Real-time learning from Warman-Freed Pharmacy, London

Adding financial management to your already long list of responsibilities, perhaps as a pharmacist, owner, buyer and manager of a community pharmacy, can seem hugely overwhelming, however experienced you are.

In an ideal world, a comprehensive system would be in place that provides you with accurate sales and stock reporting for your pharmacy. You would have access to a supportive accounts team available at all times and your pharmacy staff would all be fully trained in the world of COGS (cost of goods sold), margins, credit and debts, cash security and accuracy.

However, in the busy running of the pharmacy, it often falls to the pharmacy manager to oversee this aspect. Since Omega Pharma acquired Warman-Freed, and transitioned it to become The Learning Pharmacy, the team has worked hard to review existing finance procedures. They have sought to ensure that an up-to-date, accurate and easy-tomanage finance system is in place that can be managed across the team.

Learning Pharmacy insights

Farah Ali, general manager of Warman-Freed explains, “While we had a good handle on our sales targets, our actual margins and profit figures were difficult to decipher due to numerous factors, such as inconsistent billing from our suppliers, varying discount offers based on the quantities of stock purchased and deals from reps not being captured on our computer systems.”

It’s one thing knowing what your sales targets are, but if you don’t have an accurate picture of the evolving costs of your products, it can make calculating your profit and loss accounts difficult and inaccurate. With the many variables in pharmacy finance, having a hold on the different discounts, schemes, buying discounts and promotional prices can be a daunting task.

Find the right formula

There are no shortcuts to putting the correct financial procedures in place – it is a timeconsuming task but one well worth the investment given the long-term saving implications. In addition, getting a real understanding of your P&L will enable you to be proactive with your financial planning to set an accurate budget for the upcoming year.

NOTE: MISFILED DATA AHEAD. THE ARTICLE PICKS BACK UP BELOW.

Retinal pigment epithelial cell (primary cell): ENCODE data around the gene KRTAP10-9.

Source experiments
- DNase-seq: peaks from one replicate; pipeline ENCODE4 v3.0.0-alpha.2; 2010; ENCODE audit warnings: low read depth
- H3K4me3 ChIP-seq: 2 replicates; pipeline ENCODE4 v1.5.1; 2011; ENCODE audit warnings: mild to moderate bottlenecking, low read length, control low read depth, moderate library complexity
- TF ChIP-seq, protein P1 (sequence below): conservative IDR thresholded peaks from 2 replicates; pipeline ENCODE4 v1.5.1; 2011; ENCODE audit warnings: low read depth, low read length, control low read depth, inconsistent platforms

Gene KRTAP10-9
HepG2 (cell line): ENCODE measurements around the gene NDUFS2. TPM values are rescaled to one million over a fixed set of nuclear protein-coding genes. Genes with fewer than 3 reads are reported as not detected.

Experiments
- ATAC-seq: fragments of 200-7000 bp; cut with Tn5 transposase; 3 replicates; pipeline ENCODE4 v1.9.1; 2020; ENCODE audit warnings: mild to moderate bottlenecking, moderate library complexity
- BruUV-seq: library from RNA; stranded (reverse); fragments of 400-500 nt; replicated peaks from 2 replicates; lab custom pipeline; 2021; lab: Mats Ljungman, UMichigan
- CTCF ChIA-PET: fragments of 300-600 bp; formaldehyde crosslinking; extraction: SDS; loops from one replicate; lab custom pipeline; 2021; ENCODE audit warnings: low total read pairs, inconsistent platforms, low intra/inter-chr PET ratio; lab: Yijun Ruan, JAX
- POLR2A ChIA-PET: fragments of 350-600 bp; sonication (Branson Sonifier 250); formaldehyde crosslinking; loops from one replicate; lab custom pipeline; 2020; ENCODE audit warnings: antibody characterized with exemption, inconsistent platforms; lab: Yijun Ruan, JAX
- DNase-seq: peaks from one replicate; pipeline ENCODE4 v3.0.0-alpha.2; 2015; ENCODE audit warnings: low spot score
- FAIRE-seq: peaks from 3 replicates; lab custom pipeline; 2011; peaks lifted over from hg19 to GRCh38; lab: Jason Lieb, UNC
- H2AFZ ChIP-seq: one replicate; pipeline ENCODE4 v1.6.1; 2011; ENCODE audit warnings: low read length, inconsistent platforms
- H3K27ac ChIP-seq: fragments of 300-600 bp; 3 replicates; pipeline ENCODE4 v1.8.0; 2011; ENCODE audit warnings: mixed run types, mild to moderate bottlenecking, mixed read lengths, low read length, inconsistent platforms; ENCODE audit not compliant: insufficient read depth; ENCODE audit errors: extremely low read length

Key to beginning this process is being confident that you understand the data you are working with. Start by tidying up your data, implementing disciplines around data entry for your team and decide what your key performance indicators are going to be and how you will track them.

The five considerations below provide some strategies to strengthen your approach to financial management:

  • Establish standard operating procedures (SOPs)
  • Utilise available finance experts
  • Set financial targets for your pharmacy business units
  • Make suppliers aware of the information that you need
  • Share financial responsibility.

Establish procedures

Ms Ali comments, “One of the first things we did was assign a team member to review the costs of all our products by scanning the product through the till and ensuring the information on the system gives an up-to-date picture. It’s a laborious process, but a vital one if you’re going to start making sense of your costs.”

Once you have a clear overview of your products’ costs, implement an SOP to ensure that staff are continuously updating prices as goods arrive, so that you have an accurate stock audit. This will make your end-of-year tax process a great deal easier and also enable you to budget for future activities such as marketing or advertising in the year ahead.

Talk to finance experts

Don’t be afraid to talk to financial partners – such as your accountant – about any concerns or questions you have. They have a wealth of knowledge and can offer advice.

By getting to grips with financial procedures, you will be equipped with the right knowledge to enable you to grow and diversify, but also to understand any potential issues that need to be addressed. Take the time to share your knowledge with the broader pharmacy team, so that they too can understand how product sales, discounts and their job roles play a part in the financial success of the pharmacy.

Set financial targets

Different business units within pharmacy need to be treated differently. For example, profit margins in retail will differ significantly from those of prescription products. By assigning departmentspecific targets, we were able to help the pharmacy teams pull together in their units, engage with the financial outcomes and recognise their role in achieving these.

Have the right information

Make suppliers aware of the information you need. The Warman-Freed Pharmacy often found that invoices from suppliers were not particularly clear. Challenge the content of an invoice to ensure that you are completely comfortable and have absolute clarity with what, why and when you are being charged. Remember that you are the client, so don’t be afraid to ask.

Share responsibility

It cannot be the responsibility of just one person to keep the finances of your pharmacy on an even keel. It is about accountability, making sure each member of your team is responsible for the smooth running of their departments and how this, in turn, impacts the overall running of the business and your bottom line.

“Don’t assume you’re making a profit and leave it to chance,” says Ms Ali. “We have done this and it has made me feel uneasy. You need to truly understand and scrutinise your numbers in order to make meaningful decisions for the future of your business and to make a profit. But don’t go it alone, lean on your accountant, suppliers and your pharmacy teams to get the support you need from all available resources.”


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